2 Replies Latest reply on Jan 21, 2014 9:11 PM by Jamie Cannon

    SQL Authentication vs Windows Authentication

    Jamie Cannon ITSMMVPGroup

      Quick question:


      Does anything have any significant differences between using SQL Auth vs. Windows Auth for Service Desk 7.6 and higher?


      I've found that SQL seems easier but would like some other opinions.


        • 1. Re: SQL Authentication vs Windows Authentication
          egarlepp Employee

          Here is some information from some of the SD Experts hope this helps:


          • Almost all of our system testing is done using Windows authentication. Almost all testing done by Support is SQL so you’ve definitely got nothing to worry about.
          • Our high security customers use Windows Authentication.
          • The great thing about Windows Authentication is you can grant rights privileges based on your AD credentials which is typically more secure than a single SQL Server authentication account. However, now rights are bound to individual users which means that if you wanted to stand up a web service, for example, that accesses the database remotely on another server, you need to use an individual’s AD account which also means they need to login to the server where the web service resides since it will use the windows credentials from whomever is logged in.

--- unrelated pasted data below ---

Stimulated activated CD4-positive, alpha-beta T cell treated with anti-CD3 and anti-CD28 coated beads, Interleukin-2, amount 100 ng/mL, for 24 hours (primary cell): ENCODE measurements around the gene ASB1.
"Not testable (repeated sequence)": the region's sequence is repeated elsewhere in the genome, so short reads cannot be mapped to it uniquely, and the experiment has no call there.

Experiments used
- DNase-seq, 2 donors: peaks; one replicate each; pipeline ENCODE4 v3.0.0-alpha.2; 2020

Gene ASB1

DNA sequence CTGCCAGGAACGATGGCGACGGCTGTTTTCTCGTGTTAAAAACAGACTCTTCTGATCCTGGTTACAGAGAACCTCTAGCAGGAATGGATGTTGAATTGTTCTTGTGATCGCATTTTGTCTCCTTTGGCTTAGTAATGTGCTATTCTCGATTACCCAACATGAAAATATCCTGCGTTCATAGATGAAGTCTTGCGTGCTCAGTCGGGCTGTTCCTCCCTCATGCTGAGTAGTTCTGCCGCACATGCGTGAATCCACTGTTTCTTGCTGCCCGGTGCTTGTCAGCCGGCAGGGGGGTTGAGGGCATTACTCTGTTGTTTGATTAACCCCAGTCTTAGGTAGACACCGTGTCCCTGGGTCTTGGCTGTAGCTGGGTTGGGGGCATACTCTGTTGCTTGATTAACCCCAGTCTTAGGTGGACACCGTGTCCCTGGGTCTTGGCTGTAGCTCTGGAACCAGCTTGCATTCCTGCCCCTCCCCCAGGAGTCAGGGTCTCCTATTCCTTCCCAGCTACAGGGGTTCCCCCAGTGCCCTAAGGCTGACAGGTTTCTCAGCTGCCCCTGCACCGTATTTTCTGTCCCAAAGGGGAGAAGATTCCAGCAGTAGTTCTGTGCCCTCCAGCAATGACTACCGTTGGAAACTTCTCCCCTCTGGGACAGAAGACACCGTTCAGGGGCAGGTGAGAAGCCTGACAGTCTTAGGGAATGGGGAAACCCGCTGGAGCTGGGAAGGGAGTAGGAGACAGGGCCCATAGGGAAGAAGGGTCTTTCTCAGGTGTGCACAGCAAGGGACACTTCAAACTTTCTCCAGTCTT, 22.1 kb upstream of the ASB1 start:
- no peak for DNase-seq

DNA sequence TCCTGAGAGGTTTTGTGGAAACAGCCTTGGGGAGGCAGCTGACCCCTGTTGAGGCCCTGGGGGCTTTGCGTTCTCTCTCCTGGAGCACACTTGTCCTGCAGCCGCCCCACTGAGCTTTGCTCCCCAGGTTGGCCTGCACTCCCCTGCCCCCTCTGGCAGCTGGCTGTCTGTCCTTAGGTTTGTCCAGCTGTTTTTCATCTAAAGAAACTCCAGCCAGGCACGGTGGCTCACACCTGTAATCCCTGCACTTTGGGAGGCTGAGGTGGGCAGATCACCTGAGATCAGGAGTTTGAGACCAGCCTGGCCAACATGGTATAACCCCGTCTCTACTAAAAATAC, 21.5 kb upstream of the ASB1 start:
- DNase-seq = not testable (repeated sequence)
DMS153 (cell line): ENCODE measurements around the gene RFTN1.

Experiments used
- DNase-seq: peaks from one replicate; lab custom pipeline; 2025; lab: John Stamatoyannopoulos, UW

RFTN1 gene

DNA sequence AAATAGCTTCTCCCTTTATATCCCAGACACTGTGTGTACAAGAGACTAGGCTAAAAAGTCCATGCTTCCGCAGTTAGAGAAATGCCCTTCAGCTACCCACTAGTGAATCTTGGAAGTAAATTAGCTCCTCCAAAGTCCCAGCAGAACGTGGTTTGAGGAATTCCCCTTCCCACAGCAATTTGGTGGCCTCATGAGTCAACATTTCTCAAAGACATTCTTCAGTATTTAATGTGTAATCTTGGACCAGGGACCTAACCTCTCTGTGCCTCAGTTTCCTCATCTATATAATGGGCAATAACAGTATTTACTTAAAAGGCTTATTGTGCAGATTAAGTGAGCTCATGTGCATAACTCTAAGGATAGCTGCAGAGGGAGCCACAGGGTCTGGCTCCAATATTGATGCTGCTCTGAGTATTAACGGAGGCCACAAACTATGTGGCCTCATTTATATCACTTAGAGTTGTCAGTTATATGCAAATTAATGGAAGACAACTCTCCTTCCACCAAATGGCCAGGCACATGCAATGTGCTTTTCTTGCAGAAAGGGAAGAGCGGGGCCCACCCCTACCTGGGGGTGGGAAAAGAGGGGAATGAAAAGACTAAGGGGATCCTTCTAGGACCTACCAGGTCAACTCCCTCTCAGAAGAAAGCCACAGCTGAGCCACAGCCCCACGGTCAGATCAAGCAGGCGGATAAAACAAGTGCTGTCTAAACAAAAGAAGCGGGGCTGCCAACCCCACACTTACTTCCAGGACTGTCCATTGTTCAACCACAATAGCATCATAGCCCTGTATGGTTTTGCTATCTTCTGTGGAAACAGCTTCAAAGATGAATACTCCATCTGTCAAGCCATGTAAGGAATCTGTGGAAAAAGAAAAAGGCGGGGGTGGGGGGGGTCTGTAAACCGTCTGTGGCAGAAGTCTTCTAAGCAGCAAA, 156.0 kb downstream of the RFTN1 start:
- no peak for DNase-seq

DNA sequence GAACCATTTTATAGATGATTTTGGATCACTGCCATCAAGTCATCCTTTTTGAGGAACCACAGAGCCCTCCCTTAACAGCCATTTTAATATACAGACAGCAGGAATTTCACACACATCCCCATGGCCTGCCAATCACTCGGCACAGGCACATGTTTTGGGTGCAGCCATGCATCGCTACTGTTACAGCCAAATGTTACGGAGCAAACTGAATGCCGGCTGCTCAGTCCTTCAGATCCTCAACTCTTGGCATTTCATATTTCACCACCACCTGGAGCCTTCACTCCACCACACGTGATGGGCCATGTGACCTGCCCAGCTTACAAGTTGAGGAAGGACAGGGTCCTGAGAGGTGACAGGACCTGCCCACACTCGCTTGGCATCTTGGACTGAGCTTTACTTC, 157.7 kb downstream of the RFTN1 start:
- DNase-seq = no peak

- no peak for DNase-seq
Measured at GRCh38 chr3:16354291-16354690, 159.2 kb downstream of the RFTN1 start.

• The nice thing about SQL Server Authentication is you can create one account, give privileges, and can log in anywhere as long as you’re using the SQL Server account credentials independent of whomever is logged into the server where your service is running. However, this is not as secure since if the account credentials were ever compromised the single account credentials would need to be reset which means ALL sql connection strings would need to be updated in all of your services.
          1 of 1 people found this helpful
          • 2. Re: SQL Authentication vs Windows Authentication
            Jamie Cannon ITSMMVPGroup

            Sounds like there are bonuses for both for sure.